The last night in particular ended with me in stitches from laughter as we all surfed through awkwardfamilyphotos.com, scary easter bunnies, www.textsfromlastnight.com, failbook.com, and learnfrommyfail.com

This morning we continued the theme with shitmydadsays via twitter, http://crazythingsparentssay.com/, and the best of Katt Williams and Eddie Izzard on youtube. Note to self: remember to ask for a dvd of their performances in the next care package. Oh what a night and morning. There is nothing like laughing at the misfortunes of others to bond volunteers together.

Ah yes, all and all a good few days. I did my best to convey to them all of the wisdom I’ve accumulated over the last year including
1) 1 mil chipa is gross
2) All of the people who work at the terminals on this ruta are effing s%*& heads
3) No, I don’t know what he said either
4) Please don’t be like g29; don’t do anything that threatens our ability to go to the Chaco, Alps, or Palace hotels. You are also responsible for making sure the rest of your g follows this rule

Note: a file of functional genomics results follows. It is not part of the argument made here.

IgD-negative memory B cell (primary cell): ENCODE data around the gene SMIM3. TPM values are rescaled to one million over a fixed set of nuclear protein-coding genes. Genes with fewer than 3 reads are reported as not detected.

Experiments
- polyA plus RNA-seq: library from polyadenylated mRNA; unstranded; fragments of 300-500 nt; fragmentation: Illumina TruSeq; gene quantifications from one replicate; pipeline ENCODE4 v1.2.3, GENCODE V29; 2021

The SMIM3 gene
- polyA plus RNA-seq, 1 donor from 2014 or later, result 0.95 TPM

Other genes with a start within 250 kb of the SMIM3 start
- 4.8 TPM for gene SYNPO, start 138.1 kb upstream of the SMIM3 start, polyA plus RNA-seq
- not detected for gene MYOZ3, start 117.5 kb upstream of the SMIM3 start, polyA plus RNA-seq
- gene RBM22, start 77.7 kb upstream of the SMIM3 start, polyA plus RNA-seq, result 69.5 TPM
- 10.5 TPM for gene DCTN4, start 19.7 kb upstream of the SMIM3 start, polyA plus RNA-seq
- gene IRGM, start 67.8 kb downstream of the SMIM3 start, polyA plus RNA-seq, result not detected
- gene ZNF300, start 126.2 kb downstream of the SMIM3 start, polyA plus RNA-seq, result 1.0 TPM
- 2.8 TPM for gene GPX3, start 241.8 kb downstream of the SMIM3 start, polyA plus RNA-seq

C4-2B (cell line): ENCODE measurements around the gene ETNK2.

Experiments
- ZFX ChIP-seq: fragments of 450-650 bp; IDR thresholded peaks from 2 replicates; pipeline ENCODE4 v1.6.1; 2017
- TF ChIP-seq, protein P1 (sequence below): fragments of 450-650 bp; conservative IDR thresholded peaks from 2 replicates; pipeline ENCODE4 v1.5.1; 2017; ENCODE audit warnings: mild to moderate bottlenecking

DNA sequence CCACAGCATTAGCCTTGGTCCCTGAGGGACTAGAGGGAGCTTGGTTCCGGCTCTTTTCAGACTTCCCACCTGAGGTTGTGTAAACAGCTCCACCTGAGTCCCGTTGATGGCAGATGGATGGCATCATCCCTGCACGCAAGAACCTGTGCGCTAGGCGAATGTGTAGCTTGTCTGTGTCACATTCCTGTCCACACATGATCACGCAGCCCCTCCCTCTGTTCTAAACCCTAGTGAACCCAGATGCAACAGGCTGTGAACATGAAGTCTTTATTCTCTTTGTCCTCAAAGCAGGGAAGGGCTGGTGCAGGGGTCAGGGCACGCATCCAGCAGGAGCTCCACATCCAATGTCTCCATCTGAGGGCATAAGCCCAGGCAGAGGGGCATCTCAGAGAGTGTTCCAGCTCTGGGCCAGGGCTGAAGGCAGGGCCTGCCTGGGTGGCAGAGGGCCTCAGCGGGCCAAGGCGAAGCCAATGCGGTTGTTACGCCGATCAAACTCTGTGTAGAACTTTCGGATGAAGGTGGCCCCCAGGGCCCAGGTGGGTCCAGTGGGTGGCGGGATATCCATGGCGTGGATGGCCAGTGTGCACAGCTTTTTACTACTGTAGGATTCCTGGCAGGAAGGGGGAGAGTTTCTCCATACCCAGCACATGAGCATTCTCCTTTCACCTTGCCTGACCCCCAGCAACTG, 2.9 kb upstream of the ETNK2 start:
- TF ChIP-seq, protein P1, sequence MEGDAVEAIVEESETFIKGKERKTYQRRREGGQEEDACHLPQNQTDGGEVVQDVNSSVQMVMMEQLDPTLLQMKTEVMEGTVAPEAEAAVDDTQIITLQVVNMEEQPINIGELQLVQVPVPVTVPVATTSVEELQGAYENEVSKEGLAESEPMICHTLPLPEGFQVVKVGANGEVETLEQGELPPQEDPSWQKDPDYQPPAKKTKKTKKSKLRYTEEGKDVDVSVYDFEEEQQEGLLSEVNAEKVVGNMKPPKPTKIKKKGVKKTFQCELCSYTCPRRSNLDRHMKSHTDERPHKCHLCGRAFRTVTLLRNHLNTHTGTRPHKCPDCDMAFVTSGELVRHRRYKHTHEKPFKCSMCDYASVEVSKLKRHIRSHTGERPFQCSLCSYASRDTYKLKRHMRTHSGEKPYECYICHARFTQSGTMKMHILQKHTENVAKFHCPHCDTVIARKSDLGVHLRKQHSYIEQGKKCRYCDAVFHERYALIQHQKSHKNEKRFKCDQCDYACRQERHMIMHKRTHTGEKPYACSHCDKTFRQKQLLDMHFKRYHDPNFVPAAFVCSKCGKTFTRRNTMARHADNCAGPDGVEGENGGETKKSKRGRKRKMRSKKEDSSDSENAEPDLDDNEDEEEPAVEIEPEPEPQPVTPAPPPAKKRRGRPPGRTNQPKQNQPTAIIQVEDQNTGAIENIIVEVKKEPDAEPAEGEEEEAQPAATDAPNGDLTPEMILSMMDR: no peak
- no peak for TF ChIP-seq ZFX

5) Yes there is a lot of gossip in the PC, the frightening thing is a high percentage of it is true
6) I told the trainees some of the crazy stories I had heard. Lesson: If you do something stupid, it will be remembered For-Ev-Er.

Other highlights:
Brett is allergic to rabbits and does a great Australian accent. Lindsay is my new microfinance guru. Both did a slight impression of Meg Ryan in When Harry Met Sally in the café when they took a nice hot shower in my newly installed shower head.

Yea I’m lucky, I’m definitely got the cool trainees.  Hope to see them around soon.

Thursday, June 17, 2010

Wait, I’ve been here for a year! No me digas!

As of May 28thish I have been in Paraguay for 1 year and in Campo 9 for 9 months

I didn’t believe volunteers when they said it passes quickly, but it did. Actually I’d have to say that sometimes the days crawl by, but the weeks and months fly. It feels like I’ve only been here for 4-6 months.

So far 1/3 of my original group has left. We lost another one a week or so, which brings our current group to 12.

Work: I have my microbusiness class, which I’m very happy with. Though I wish I could have accomplished more by no; thus far it is my only notable project.

Living Situation: I lived with host families for 3 months during training and for another 7 months in-site. That is a lot by the way. Most volunteers only spend about 1-3 months in their host family’s house in-site. I’m so happy now that I’m in my own home. It took a while for it to stop feeling like Carly’s house and start feeling like mine, but I’m finally there